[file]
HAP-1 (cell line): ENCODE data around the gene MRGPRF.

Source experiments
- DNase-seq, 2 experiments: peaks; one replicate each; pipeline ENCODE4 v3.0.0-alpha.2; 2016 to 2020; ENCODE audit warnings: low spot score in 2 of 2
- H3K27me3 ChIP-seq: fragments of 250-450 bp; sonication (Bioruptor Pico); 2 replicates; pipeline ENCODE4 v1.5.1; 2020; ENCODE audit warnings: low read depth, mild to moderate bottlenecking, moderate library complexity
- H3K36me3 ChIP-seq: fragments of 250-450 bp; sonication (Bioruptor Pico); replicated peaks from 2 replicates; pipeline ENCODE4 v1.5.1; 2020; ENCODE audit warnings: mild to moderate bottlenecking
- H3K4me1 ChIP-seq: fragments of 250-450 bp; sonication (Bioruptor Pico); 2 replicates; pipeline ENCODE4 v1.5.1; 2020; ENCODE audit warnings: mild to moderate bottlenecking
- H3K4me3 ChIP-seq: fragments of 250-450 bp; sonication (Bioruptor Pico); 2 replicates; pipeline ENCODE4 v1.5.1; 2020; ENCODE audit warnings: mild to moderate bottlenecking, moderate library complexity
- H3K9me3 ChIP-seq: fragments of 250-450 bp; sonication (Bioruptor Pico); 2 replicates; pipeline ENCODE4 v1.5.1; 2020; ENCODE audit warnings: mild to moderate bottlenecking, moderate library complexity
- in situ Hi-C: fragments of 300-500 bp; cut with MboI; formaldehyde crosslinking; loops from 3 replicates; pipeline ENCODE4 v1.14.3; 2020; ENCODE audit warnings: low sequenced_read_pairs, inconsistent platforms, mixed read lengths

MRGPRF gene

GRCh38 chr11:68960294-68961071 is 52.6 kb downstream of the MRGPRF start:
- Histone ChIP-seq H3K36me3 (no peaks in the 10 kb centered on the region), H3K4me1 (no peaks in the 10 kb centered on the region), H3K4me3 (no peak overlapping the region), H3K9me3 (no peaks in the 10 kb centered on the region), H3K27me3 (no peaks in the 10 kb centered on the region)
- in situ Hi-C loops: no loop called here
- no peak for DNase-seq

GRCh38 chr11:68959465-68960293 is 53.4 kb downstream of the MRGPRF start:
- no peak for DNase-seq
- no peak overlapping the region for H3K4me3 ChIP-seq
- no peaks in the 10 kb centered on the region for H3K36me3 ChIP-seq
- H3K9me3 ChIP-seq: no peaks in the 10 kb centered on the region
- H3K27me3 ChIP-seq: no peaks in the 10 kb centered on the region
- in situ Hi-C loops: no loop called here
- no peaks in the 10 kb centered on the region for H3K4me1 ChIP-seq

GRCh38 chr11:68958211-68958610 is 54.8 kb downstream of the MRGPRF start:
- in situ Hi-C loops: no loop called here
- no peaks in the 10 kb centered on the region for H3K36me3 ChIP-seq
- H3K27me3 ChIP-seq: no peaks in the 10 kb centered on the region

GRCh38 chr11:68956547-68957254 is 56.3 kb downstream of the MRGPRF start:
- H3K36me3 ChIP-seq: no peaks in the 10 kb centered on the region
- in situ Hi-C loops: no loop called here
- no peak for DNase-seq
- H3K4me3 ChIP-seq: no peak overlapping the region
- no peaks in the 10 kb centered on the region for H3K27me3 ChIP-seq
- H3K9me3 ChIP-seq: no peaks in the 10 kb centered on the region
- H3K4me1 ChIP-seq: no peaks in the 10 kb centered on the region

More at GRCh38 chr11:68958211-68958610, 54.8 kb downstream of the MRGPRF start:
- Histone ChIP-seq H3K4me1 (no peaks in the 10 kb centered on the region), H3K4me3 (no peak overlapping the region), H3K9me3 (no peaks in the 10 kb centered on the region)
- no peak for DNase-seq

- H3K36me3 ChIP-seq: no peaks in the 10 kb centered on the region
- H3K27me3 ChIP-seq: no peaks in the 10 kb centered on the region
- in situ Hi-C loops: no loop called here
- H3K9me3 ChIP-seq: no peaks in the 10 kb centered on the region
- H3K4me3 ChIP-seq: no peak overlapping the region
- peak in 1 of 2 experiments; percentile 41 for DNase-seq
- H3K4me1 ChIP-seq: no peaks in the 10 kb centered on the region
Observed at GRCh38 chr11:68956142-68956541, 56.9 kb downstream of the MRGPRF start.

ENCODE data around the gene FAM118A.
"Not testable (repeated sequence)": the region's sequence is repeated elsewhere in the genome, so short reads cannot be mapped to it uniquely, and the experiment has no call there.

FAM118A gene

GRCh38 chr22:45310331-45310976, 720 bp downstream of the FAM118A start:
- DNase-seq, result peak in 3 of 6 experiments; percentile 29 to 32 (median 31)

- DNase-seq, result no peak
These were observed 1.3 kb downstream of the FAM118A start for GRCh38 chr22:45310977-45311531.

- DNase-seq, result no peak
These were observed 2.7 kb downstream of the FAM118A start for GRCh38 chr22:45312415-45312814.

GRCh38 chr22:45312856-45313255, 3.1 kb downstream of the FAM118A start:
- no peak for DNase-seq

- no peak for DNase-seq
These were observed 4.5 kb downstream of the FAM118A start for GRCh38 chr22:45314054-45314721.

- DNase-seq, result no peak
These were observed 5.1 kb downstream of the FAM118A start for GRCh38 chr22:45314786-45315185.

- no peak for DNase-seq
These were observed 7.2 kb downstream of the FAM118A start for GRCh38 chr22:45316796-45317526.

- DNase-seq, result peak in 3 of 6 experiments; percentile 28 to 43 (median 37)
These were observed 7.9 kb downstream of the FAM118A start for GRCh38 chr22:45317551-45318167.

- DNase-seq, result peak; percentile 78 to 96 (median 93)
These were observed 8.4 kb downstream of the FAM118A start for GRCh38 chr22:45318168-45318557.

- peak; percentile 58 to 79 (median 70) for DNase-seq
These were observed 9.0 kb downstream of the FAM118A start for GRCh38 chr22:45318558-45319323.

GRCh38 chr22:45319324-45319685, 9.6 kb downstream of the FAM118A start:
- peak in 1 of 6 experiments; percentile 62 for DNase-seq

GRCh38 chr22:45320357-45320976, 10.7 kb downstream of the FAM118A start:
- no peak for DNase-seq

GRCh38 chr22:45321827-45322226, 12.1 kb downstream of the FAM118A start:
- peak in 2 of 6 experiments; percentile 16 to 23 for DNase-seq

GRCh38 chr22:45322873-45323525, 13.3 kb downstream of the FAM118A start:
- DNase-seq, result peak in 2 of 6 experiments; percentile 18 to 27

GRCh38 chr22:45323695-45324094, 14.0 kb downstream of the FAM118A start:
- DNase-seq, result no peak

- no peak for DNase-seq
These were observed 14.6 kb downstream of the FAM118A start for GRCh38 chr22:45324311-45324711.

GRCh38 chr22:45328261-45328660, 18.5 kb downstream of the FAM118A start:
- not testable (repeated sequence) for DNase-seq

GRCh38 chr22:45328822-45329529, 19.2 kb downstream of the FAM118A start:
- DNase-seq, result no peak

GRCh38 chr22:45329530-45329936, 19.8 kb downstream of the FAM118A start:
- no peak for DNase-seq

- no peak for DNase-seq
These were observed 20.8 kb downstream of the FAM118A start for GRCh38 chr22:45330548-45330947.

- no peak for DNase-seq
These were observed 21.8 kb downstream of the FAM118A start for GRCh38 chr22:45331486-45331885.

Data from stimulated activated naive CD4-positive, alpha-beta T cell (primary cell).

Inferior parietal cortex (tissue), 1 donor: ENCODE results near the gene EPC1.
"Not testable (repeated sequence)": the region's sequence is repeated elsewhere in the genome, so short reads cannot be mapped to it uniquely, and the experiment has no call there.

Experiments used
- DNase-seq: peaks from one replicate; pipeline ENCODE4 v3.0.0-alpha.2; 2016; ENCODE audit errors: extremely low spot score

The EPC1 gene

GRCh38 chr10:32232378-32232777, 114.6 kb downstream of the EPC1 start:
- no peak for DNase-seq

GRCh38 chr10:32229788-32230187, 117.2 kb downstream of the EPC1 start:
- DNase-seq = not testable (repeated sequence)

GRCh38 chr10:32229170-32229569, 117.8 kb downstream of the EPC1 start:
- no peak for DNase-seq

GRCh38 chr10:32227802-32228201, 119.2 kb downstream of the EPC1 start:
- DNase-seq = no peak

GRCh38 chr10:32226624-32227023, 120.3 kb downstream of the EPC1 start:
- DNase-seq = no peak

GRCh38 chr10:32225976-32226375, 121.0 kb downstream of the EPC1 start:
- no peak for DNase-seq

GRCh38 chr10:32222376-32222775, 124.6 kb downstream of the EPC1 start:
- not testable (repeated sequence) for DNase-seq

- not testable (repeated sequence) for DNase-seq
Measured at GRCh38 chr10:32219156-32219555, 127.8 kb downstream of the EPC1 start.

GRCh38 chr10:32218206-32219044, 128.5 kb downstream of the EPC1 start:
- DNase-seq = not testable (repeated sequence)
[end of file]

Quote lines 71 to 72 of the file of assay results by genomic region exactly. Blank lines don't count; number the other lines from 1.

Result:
GRCh38 chr22:45320357-45320976, 10.7 kb downstream of the FAM118A start:
- no peak for DNase-seq